There are two issues addressed in the present appeal: (1) whether counsel e-filing the notice of appeal for the TPR (termination of parental rights) case in a related DNA (dependency, neglect, abuse) case was sufficient to meet procedural rules; and (2) whether substantial evidence existed in the family court case to support the court’s termination of D.W.’s parental rights of N.W. as being in N.W.’s best interest.
First, D.W.’s counsel for this appeal filed a notice of appeal in a related DNA case for the child, rather than in the TPR case. TPR cases are sealed cases following entry of an order; therefore, e-filing is not available for completed TPR cases per Kentucky Supreme Court Amended Administrative Order 2018-11 Section 9(3) and said filings much be conventionally filed. D.W.’s counsel attempted to make this filing within ten (10) minutes of the filing deadline, only to encounter this procedural trap. D.W.’s counsel then filed the notice of appeal in a related DNA case. The Court of Appeals determined there are ambiguities in the e-filing rules, and therefore determined to proceed with the merits of the appeal.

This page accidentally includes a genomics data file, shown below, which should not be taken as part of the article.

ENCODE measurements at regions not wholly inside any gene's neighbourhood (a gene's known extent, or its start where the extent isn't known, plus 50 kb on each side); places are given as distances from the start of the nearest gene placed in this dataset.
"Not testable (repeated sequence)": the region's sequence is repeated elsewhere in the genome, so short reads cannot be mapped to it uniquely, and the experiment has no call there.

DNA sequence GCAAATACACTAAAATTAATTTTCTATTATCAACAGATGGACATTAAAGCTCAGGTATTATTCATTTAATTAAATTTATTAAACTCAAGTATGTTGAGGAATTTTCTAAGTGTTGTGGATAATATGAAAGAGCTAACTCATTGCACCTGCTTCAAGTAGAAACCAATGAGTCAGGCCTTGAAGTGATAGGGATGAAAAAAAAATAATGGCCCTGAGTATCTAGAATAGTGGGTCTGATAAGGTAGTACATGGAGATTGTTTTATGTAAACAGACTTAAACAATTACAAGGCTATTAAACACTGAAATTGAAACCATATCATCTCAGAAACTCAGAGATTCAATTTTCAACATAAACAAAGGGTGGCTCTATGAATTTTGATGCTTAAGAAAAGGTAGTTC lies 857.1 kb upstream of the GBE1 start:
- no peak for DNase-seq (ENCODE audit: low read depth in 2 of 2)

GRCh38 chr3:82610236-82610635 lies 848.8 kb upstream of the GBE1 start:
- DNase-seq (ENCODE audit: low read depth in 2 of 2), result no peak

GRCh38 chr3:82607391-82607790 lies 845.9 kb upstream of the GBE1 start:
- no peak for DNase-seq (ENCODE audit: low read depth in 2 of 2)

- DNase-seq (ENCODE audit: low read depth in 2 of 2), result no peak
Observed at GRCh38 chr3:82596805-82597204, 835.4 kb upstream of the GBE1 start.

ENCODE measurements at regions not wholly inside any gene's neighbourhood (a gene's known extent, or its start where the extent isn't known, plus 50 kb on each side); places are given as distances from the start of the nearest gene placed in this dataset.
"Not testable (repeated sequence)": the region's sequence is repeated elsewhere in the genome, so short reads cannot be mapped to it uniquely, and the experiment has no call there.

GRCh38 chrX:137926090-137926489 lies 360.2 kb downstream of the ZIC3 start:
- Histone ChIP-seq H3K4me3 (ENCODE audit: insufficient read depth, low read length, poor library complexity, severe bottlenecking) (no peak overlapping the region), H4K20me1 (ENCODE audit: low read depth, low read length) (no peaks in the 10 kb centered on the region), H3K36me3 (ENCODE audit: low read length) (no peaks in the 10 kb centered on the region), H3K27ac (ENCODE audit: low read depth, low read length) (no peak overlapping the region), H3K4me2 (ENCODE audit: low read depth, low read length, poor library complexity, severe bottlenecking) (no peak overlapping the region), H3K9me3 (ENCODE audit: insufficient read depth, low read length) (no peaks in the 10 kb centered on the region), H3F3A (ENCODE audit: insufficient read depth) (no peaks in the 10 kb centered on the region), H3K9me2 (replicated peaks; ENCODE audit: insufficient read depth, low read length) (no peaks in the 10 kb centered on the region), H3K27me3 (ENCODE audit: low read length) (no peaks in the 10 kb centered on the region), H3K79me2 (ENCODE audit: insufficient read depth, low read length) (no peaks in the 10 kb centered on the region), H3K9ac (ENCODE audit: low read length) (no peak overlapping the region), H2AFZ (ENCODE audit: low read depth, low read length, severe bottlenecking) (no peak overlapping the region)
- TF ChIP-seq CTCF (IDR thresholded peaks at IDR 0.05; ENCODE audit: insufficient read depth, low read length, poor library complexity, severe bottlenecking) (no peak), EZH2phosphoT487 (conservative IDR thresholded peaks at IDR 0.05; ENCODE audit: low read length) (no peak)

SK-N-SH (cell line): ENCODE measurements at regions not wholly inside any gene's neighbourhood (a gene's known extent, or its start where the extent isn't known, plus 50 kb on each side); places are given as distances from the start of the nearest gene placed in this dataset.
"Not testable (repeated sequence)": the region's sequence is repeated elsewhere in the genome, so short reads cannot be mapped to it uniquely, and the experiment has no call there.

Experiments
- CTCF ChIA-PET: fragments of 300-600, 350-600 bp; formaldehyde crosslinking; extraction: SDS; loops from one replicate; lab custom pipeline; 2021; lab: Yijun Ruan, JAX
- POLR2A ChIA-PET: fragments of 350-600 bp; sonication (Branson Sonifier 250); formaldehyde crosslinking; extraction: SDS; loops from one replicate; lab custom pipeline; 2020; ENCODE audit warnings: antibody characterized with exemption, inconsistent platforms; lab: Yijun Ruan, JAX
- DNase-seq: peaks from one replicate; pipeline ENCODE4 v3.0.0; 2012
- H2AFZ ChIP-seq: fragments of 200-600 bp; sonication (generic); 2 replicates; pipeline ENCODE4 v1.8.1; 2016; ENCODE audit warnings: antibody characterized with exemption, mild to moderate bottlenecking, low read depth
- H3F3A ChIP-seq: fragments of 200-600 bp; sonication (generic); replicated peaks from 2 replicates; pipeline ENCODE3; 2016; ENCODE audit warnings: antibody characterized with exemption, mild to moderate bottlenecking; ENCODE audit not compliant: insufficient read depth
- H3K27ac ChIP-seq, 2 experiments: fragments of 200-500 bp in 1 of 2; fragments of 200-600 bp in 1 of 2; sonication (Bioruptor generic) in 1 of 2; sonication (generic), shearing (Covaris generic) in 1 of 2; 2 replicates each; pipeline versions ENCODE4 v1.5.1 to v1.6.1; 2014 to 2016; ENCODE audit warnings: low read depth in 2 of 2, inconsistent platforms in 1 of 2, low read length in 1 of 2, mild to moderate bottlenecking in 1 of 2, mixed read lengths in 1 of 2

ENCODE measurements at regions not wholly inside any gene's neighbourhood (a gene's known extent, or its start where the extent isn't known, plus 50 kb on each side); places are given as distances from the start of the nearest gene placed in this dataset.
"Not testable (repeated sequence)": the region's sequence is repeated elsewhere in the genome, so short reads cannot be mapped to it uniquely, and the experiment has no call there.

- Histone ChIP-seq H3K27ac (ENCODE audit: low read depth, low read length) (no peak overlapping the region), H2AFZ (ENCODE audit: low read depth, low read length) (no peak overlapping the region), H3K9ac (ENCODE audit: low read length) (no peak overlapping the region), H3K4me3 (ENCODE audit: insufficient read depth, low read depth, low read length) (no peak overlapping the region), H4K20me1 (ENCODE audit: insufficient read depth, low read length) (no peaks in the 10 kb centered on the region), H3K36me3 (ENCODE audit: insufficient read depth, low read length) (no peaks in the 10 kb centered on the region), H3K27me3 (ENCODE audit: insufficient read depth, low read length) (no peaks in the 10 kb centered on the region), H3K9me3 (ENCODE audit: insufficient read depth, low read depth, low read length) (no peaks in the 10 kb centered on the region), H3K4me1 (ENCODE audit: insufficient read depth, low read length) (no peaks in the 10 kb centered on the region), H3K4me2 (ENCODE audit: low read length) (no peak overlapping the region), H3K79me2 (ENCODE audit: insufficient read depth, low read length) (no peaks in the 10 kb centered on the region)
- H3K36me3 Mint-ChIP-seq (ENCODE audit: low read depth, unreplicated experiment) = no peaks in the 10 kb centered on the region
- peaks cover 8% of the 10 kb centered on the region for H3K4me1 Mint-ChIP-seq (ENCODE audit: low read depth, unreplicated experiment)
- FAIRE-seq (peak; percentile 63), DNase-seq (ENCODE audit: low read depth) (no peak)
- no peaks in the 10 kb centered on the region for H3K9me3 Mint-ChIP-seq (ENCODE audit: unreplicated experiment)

Second, the Court analyzed the extent of substantial evidence the family court utilized in making its decision to terminate D.W.’s parental rights for N.W. There is a three-part test that must be satisfied by clear and convincing evidence: (1) the child must be adjudged neglected or abused; (2) termination of the parent’s rights must be in the child’s best interest; and (3) one of the conditions outlined in the statute regarding grounds for involuntary termination of parental rights must be met.
D.W. does not disagree that (1) and (3) above were properly established at the family court level. However, D.W. argues the Cabinet “did not show – by clear and convincing evidence – that termination of his parental rights is in N.W.’s best interest pursuant to KRS 625.090(1)(c).” The Court agreed with this argument, finding there is insufficient evidence in the family court case to show “that D.W.’s convictions are directly related to the 2018 adjudication of educational neglect; and furthermore, the court specifically found that it could not conclude that D.W. had abandoned the child.” Moreover, the Court discussed the extent of D.W.’s incarceration as it relates to abandonment, compelling termination of his parental rights. Ultimately, the Court held there was not a basis to show that termination of D.W.’s parental rights was in N.W.’s best interest.
Judge Goodwine dissented on both issues. First, Judge Goodwine noted the e-filing rules are not ambiguous and the majority’s opinion invites other counsel to rely on the case as precedent in not following the bright line rules for e-filing. Second, Judge Goodwine opined the family court “painstakingly went through the evidence presented at trial and the statutory requirements of KRS Chapter 625 and methodically detailed her findings and conclusions. . .,” thereby concluding the family court met the necessary standard to terminate D.W.’s parental rights.
Caitlin P. Kidd, Esq.